"We could not abandon certainty in our lives even if we wanted to, and we should not try. All I am suggesting is that we make a realistic effort to slow our rush to judgment before all the relevant facts are in. If we could grow more comfortable with the uncertainty around us, our daily blunders would not be as great. All kinds of daily interactions would be altered if we suspended our insufficiently informed conclusions over why others act in the way they do. Maybe women would be less quick to assume that men reading the newspaper at breakfast necessarily want to shut them out. Men would be slower to interpret concern. Doctors would be more circumspect when prescribing medicines before the cause of someone's illness is clear. Policy makers would be less certain that defeated peoples will throw flowers at their feet. And voters would be less ready to accept what politicians proclaim as truth.
Embracing uncertainty does not mean that we stop searching for solutions. It only means that we remind ourselves and each other that or explanations are often based on insufficient understanding. Keeping cognizant of our own uncertainty empowers us to qualify our claims and moderate the solutions we adopt. Even more, it forces us to keep an open mind when we confront complex conditions. Open-mindedness sounds simple enough, but if we have discovered anything in this book, it is the surest sign of a limited intellect is a closed mind. Having a limited intellect does not necessarily mean that such people are stupid. It just means that they are unable to stretch toward their full potentials. It's a needlessly tragic way to live, especially when the condition is self-imposed."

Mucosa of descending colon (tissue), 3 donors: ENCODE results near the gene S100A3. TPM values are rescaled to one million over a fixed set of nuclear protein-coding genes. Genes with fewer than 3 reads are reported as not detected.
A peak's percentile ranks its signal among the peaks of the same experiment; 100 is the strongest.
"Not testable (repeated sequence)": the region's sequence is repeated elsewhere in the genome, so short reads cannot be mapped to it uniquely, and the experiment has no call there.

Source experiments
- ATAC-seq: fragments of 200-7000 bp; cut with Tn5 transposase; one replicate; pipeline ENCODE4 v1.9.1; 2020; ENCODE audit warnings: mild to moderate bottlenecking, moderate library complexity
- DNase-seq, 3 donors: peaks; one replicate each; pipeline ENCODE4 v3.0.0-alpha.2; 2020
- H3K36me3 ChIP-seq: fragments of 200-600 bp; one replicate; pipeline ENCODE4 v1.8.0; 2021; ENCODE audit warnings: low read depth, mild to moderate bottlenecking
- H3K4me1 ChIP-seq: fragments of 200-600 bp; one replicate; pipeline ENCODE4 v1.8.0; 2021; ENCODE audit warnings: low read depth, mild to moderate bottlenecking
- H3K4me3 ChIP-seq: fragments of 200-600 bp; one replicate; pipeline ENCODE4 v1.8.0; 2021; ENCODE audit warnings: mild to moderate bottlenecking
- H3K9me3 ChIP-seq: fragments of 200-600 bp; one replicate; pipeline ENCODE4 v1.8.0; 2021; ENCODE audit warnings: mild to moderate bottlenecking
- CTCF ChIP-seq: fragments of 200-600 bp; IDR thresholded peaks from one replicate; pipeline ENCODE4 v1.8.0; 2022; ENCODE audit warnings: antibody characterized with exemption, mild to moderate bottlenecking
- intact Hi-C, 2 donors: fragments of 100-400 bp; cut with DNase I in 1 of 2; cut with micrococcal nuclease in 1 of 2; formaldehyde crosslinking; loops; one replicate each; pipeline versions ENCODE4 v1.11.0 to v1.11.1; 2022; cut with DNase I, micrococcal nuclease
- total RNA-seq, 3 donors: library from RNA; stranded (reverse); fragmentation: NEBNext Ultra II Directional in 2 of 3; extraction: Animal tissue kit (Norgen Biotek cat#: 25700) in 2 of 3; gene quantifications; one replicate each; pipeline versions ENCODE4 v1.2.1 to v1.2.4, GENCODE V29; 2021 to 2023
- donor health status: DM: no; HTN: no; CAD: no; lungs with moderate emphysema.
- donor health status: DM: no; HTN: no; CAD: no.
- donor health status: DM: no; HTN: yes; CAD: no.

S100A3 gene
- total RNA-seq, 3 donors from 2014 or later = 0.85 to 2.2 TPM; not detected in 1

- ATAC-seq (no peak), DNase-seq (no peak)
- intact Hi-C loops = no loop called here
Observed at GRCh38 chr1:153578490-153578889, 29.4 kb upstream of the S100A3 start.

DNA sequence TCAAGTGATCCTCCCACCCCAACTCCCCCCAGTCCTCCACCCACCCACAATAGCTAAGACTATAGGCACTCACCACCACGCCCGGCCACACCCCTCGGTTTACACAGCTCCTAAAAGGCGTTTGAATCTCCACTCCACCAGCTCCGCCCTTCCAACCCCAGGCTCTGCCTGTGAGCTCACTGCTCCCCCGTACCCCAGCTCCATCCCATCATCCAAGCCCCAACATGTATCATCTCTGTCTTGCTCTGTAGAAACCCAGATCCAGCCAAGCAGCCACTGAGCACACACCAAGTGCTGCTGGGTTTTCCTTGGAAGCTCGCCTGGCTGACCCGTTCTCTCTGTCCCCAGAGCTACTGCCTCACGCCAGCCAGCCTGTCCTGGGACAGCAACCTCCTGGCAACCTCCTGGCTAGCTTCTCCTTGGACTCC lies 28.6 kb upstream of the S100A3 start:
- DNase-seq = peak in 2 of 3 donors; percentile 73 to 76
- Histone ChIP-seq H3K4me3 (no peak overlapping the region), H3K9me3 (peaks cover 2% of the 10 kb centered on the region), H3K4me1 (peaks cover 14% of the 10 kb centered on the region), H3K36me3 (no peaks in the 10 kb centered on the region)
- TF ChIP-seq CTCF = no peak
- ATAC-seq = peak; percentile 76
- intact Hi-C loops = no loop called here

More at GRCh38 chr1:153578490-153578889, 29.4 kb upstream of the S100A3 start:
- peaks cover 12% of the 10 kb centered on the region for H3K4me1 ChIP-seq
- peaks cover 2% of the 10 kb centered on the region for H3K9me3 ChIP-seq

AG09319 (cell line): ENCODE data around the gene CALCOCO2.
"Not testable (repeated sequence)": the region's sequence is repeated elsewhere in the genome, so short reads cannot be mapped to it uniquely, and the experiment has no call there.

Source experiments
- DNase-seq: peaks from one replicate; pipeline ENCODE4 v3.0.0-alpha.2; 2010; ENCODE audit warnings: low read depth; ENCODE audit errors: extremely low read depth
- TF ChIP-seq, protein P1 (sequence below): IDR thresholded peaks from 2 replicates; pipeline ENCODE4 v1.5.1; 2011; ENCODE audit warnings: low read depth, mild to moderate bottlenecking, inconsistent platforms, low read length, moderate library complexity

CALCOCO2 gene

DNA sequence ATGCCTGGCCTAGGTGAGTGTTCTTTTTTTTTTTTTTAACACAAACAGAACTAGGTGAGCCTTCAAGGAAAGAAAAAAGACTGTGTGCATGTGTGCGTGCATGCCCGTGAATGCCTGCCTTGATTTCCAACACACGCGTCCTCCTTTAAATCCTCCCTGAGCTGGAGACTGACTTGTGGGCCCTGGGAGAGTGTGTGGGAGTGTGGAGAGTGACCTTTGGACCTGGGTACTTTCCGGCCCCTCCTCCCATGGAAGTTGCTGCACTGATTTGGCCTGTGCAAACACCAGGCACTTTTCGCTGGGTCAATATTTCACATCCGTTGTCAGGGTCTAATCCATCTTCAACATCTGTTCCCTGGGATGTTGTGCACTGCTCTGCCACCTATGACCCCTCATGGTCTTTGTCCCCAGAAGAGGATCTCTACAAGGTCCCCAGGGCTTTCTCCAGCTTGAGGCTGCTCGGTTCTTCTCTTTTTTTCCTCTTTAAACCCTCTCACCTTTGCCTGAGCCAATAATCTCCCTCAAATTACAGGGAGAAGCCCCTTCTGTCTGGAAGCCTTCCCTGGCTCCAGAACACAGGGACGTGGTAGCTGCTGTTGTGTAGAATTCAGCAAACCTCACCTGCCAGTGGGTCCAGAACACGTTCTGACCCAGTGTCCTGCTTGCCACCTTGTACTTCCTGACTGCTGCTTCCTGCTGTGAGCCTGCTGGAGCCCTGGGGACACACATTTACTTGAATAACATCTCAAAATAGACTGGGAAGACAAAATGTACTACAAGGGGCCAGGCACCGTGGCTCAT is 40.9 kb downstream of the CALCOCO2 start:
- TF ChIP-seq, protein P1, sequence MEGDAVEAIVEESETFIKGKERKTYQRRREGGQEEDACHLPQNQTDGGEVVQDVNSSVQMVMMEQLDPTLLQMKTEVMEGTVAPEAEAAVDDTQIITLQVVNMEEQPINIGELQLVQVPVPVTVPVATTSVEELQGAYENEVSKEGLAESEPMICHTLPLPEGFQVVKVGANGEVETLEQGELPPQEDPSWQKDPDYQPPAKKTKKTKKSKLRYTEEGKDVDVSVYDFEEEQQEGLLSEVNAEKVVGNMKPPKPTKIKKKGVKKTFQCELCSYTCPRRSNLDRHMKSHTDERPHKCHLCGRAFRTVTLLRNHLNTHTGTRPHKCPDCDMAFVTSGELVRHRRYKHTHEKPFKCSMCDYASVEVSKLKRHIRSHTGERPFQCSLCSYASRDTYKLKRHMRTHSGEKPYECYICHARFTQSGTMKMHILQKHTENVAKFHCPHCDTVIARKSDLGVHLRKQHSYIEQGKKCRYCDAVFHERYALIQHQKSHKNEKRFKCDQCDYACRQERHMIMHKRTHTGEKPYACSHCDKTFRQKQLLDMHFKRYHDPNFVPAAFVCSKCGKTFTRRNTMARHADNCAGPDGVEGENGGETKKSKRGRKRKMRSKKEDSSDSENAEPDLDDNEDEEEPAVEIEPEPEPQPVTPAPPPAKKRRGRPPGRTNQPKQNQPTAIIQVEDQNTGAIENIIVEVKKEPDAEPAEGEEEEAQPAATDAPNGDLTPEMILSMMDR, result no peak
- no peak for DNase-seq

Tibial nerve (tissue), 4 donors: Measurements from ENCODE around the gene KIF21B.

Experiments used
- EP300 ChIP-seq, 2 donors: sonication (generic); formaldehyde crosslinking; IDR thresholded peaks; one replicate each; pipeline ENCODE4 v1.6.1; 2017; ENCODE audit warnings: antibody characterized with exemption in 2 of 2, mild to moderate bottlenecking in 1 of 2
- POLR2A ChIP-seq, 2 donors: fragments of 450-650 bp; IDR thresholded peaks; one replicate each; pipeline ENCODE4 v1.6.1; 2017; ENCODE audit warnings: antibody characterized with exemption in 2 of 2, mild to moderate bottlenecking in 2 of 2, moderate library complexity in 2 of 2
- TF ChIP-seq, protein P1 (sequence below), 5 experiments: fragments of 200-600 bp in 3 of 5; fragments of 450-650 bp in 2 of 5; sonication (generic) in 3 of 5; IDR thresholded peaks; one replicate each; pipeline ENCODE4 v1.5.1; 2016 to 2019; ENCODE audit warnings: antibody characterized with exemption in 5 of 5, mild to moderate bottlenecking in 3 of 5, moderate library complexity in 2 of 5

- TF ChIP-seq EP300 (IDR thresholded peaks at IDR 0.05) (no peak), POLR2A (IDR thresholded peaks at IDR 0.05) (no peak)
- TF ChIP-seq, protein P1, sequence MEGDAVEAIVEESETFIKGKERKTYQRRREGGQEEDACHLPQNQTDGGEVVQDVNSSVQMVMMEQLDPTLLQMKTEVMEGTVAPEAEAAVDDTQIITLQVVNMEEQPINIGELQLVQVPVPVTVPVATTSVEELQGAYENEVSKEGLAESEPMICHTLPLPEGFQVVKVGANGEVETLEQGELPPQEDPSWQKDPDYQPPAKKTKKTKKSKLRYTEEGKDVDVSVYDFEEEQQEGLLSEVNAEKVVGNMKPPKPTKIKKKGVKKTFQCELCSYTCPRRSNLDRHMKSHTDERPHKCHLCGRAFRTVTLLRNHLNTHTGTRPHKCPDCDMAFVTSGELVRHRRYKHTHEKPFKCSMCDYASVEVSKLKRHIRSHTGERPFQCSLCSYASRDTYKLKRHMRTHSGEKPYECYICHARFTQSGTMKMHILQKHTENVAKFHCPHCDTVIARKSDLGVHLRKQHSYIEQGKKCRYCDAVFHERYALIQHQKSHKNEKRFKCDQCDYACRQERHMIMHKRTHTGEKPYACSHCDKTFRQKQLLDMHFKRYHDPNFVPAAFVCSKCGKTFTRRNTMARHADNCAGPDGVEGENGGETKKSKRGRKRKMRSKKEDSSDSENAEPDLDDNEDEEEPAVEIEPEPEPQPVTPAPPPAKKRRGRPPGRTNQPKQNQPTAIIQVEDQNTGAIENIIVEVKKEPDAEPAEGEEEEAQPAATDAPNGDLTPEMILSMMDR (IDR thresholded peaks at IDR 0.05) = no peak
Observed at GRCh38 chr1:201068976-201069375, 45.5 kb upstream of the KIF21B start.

Shore Z. Blunder: Why Smart People Make Bad Decisions. pp 230-231. New York: Bloomsbury; 2008.